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'Now cracks a noble heart. Good night, sweet prince'


Professor of English Stephen Lacey '65 died on March 27 of honeycomb pulmonary fibrosis, a progressive lung disease. His legacy includes three courses that Leslie LaPlante '91 calls the "Lacey Triumvirate: the Shakespeare play, the trip to England, and Proust."

That English professor Stephen Lacey '65 changed lives is made lavishly clear by the Web site where more than 100 people-mostly former students-have posted tributes since his death on March 27. Stephen loved books, not the Web, but we think "he would be outwardly mortified and inwardly charmed," in the words of Jeanette Rattner '83. Here, excerpted from the Lacey Memorial site, are glimpses of Stephen teaching, holding court, and championing life, his students, and his friends.


The Lacey salon
    When Steve Lacey arrived at Cornell in the fall of 1961, nobody knew quite what to make of him. He stood out amongst other first-year students by dint of his sheer Falstaffian girth, but it was not his size alone that set him apart. Steve brought with him from Oregon a stereo mounted in a mahogany cabinet and a large collection of pre-Romantic phonograph records. Within days, upperclassmen notable more for their athletic prowess than their academic credentials stood, sometimes three deep, before Steve’s open, second-floor Merner door as sounds of Monteverdi or Carissimi wafted out at less-than-discrete decibels and Lacey, ensconced with menthol cigarette in hand, held court. So astounded were these onlookers that Steve was virtually immune from freshman hazing, a barbaric practice that prevailed in those days.
[John Klaus ’64, former professor of music]

     Lacey taught me much about literature, of course, but he taught me even more about living the good life, a life rich with friends, food, spirit, song, generosity, and integrity. I spent many a night discovering the joy of amazing food—Lacey taking a first bite of his latest creation, then gasping and throwing his hands back to exclaim, “Damn that’s good”—while developing a lifelong appreciation for Jack Daniels, Jeff Chaucer, and Will Shakespeare. We would listen to his collection of LPs long into the evening while every attempt to go home early would be thwarted with something along the line of “but ’tis the shank of the evening. Now get me a soupcon more bourbon.” What I wouldn’t do for one more bourbon with Stephen.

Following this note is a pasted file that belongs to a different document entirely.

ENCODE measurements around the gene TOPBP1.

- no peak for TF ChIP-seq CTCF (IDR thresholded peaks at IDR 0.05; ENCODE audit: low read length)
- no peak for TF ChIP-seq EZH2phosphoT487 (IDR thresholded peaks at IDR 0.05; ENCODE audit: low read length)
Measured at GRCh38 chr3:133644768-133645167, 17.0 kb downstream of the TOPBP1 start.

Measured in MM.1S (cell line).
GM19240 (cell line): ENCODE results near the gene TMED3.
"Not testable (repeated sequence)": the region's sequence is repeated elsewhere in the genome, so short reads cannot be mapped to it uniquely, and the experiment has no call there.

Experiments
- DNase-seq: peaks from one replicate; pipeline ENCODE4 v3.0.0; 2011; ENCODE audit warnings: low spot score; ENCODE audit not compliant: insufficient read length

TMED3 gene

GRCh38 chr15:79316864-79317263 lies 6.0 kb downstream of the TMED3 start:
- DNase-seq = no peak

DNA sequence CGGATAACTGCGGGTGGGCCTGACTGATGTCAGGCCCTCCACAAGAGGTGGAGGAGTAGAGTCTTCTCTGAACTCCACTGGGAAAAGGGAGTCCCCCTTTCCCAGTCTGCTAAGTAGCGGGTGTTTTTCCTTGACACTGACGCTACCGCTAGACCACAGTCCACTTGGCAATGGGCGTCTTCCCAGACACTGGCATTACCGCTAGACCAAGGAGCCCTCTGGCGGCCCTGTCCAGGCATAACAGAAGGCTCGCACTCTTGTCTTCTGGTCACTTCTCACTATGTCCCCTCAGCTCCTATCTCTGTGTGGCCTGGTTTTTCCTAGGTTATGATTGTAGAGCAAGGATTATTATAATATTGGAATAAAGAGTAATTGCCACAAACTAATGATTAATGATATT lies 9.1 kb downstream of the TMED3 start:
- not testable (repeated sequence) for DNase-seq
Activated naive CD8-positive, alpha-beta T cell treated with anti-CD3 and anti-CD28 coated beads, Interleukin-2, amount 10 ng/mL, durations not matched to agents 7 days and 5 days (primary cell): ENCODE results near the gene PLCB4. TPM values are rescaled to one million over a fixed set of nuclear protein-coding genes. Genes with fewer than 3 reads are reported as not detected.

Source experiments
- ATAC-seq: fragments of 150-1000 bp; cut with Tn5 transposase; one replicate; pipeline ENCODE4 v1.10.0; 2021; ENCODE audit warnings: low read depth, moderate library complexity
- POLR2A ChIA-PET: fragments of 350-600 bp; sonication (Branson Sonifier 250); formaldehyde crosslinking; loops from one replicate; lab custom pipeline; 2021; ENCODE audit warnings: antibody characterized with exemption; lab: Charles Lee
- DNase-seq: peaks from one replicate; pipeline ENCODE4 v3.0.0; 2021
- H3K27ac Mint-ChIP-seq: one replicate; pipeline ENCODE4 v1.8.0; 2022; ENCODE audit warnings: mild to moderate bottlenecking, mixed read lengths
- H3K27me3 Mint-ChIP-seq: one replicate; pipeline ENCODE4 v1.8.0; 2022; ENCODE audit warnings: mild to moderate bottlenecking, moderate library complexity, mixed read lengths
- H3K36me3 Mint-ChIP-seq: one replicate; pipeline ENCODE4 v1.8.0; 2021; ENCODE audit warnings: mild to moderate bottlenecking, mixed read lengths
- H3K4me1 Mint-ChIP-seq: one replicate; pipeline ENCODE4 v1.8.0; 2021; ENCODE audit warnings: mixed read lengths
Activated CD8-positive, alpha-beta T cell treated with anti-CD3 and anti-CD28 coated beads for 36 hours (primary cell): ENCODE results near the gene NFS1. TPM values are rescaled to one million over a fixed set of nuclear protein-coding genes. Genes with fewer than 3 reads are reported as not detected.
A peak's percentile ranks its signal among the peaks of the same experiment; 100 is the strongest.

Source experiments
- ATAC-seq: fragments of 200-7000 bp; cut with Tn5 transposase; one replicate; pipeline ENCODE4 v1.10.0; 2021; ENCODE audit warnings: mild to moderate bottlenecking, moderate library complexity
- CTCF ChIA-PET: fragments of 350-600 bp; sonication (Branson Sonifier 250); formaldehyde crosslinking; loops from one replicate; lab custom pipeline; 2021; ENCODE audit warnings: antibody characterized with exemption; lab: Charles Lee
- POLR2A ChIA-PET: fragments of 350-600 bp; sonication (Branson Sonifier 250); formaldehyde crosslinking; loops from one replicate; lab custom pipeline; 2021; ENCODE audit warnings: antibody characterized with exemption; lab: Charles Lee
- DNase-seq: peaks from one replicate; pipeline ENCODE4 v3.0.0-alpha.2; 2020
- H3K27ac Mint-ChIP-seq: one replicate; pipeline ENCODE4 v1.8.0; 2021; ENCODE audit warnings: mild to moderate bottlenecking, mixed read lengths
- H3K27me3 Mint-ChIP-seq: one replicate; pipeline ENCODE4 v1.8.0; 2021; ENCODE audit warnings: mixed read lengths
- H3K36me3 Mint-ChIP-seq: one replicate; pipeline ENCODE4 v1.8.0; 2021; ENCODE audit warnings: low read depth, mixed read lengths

Lacey also taught me the importance of living honestly. He was the first openly gay man I knew. When, in my senior year, I told him I was gay—no surprise to him—he helped make it abundantly and gloriously clear to me that I was going to be just fine, no matter what. He introduced me to some of his dear and amazing friends as a way of helping me understand that being gay would be no handicap to my happiness. It was truly a life-transforming gesture on the part of a man who made countless such gestures in his too-brief life. [Robert Austin '86]

Made literature sing
     Stephen made grumpy, hungover college students love Shakespeare. [Aaron Edmundson ’96]

     During my senior year, I took two Shakespeare classes from him and for those two months I think almost everyone had perfect attendance. His classes were so memorable that to miss them seemed unimaginable. I still carry Shakespeare inside me because Stephen brought it to my bones. He encouraged me to speak in class like no other professor could. He, I think, embraced all students by making the literature sing with modern implications. Stephen Lacey represents to me what it means to live one’s life unafraid, to confront passion and longing head-on and create from that collision a rare beauty.